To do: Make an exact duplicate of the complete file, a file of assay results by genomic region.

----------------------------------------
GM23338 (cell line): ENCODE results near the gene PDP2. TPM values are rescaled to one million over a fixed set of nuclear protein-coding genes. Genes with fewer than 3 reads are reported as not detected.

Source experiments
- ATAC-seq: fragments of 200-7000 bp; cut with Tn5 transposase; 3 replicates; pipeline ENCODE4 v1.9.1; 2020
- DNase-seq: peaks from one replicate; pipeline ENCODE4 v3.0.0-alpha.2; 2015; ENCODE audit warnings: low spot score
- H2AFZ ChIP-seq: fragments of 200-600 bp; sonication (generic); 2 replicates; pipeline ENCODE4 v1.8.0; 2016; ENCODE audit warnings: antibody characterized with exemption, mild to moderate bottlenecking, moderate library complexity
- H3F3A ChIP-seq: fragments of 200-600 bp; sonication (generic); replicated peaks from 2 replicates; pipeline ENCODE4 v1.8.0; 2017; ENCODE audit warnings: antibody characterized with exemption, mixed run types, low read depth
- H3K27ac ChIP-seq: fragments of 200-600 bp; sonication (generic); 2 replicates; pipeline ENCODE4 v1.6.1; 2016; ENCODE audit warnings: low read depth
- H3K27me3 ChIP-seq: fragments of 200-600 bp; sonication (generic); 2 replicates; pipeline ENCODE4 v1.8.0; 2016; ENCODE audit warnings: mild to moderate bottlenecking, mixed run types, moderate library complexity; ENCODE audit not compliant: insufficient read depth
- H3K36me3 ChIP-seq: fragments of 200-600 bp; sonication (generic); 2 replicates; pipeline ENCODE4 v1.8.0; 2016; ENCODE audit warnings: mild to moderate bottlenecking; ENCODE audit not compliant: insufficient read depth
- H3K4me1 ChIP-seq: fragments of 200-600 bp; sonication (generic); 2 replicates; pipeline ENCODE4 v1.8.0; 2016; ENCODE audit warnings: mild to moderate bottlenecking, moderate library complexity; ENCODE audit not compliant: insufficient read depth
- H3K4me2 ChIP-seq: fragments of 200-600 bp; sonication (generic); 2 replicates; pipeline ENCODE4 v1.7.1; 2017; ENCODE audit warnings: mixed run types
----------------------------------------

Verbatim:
GM23338 (cell line): ENCODE results near the gene PDP2. TPM values are rescaled to one million over a fixed set of nuclear protein-coding genes. Genes with fewer than 3 reads are reported as not detected.

Source experiments
- ATAC-seq: fragments of 200-7000 bp; cut with Tn5 transposase; 3 replicates; pipeline ENCODE4 v1.9.1; 2020
- DNase-seq: peaks from one replicate; pipeline ENCODE4 v3.0.0-alpha.2; 2015; ENCODE audit warnings: low spot score
- H2AFZ ChIP-seq: fragments of 200-600 bp; sonication (generic); 2 replicates; pipeline ENCODE4 v1.8.0; 2016; ENCODE audit warnings: antibody characterized with exemption, mild to moderate bottlenecking, moderate library complexity
- H3F3A ChIP-seq: fragments of 200-600 bp; sonication (generic); replicated peaks from 2 replicates; pipeline ENCODE4 v1.8.0; 2017; ENCODE audit warnings: antibody characterized with exemption, mixed run types, low read depth
- H3K27ac ChIP-seq: fragments of 200-600 bp; sonication (generic); 2 replicates; pipeline ENCODE4 v1.6.1; 2016; ENCODE audit warnings: low read depth
- H3K27me3 ChIP-seq: fragments of 200-600 bp; sonication (generic); 2 replicates; pipeline ENCODE4 v1.8.0; 2016; ENCODE audit warnings: mild to moderate bottlenecking, mixed run types, moderate library complexity; ENCODE audit not compliant: insufficient read depth
- H3K36me3 ChIP-seq: fragments of 200-600 bp; sonication (generic); 2 replicates; pipeline ENCODE4 v1.8.0; 2016; ENCODE audit warnings: mild to moderate bottlenecking; ENCODE audit not compliant: insufficient read depth
- H3K4me1 ChIP-seq: fragments of 200-600 bp; sonication (generic); 2 replicates; pipeline ENCODE4 v1.8.0; 2016; ENCODE audit warnings: mild to moderate bottlenecking, moderate library complexity; ENCODE audit not compliant: insufficient read depth
- H3K4me2 ChIP-seq: fragments of 200-600 bp; sonication (generic); 2 replicates; pipeline ENCODE4 v1.7.1; 2017; ENCODE audit warnings: mixed run types